I recently read an article that made me think… the article was about goals and standards. The focus was that many states are considering adopting uniform state standards across the country. Hmmmm… this is where I started thinking. These goals could be a good thing. Just like when the kids go outside with their bow and arrow. They don’t know where to aim withouth their target, thus goals give us something to shoot for. Standards in education are just like that target… aim for it and are likely to reach it.
Yet, let’s look at the flip side… we often set rigid guidelines and standards without realizing that each child is different. Not every child can fit into the nice tidy little box of rigid standards. For example, beginning reading is different for every child. When those letters and sounds and blends begin to actually assimilate into the child’s mind happens at very different times. Learning can take place in different means such as online vocabulary programs and letter/sound instruction not everything is learned from textbooks. Each child learns through different modes as well. Some children are oral learners, some are visual learners, and some are both. Does that make my child “abnormal” if they don’t meet the standard of reading by a set time? Is that fair to put that pressure on our children?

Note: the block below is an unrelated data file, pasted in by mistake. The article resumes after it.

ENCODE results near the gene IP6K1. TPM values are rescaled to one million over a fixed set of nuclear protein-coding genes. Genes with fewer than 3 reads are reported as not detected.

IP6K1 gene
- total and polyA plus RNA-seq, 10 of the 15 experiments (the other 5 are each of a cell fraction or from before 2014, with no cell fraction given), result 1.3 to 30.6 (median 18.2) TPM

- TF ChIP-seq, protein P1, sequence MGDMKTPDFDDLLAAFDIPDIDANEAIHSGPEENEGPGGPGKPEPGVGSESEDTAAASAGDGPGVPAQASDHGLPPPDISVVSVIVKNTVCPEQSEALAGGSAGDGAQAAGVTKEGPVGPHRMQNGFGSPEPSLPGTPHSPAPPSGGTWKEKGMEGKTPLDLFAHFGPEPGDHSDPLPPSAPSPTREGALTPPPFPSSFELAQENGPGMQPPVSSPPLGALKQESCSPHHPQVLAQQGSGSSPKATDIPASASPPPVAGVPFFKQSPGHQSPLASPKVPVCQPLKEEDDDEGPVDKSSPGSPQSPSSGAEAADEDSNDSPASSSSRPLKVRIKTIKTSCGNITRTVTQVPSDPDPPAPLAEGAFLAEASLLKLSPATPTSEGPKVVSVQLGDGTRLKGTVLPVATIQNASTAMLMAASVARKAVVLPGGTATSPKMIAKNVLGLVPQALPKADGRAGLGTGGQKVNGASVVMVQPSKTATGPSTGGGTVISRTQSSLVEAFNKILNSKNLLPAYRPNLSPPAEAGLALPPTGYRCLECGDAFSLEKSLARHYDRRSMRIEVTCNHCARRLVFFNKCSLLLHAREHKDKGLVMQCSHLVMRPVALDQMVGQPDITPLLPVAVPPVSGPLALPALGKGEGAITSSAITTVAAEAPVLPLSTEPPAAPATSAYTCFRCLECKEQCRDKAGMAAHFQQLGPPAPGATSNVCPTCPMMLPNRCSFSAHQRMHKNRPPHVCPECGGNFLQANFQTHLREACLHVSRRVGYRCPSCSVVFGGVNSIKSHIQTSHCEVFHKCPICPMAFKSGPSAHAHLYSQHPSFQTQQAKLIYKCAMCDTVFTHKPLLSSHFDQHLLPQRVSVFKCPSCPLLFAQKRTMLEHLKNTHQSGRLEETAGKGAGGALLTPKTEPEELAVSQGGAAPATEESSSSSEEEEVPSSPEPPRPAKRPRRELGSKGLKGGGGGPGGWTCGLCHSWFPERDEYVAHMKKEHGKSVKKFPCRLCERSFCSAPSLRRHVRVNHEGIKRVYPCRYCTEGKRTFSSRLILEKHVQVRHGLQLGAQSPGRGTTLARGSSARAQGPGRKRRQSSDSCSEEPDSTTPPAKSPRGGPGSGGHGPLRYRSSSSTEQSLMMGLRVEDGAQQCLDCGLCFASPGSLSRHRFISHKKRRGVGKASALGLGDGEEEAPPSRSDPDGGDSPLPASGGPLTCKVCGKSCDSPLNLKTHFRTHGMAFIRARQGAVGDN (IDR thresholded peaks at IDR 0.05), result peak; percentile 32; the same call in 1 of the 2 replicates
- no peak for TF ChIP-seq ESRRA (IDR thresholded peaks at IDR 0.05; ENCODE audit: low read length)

It is difficult to find the balance in this argument. Standards and goals have a purpose, but setting them as rigid and unmoveable and as the definition of normal is wrong. This is where my philosophy veers from public education. I see the meaning and purpose of this fulfilled in home education. The goal is set in light of where a child should aim… but if that child is not able to reach that goal at that exact time the parent/teacher can adjust, change methods, review, or even reteach. The education is focused on the child’s ability not on the standard. The needs of the individual are met and true learning can take place. The goal or target is for the archer’s purposes… the archer is the master of the target and can move it to fit his needs. (ie. long range and short range goals) The target is not the master of the archer. Thus the standard cannot be the master of educating the child.
Let’s keep common sense in education.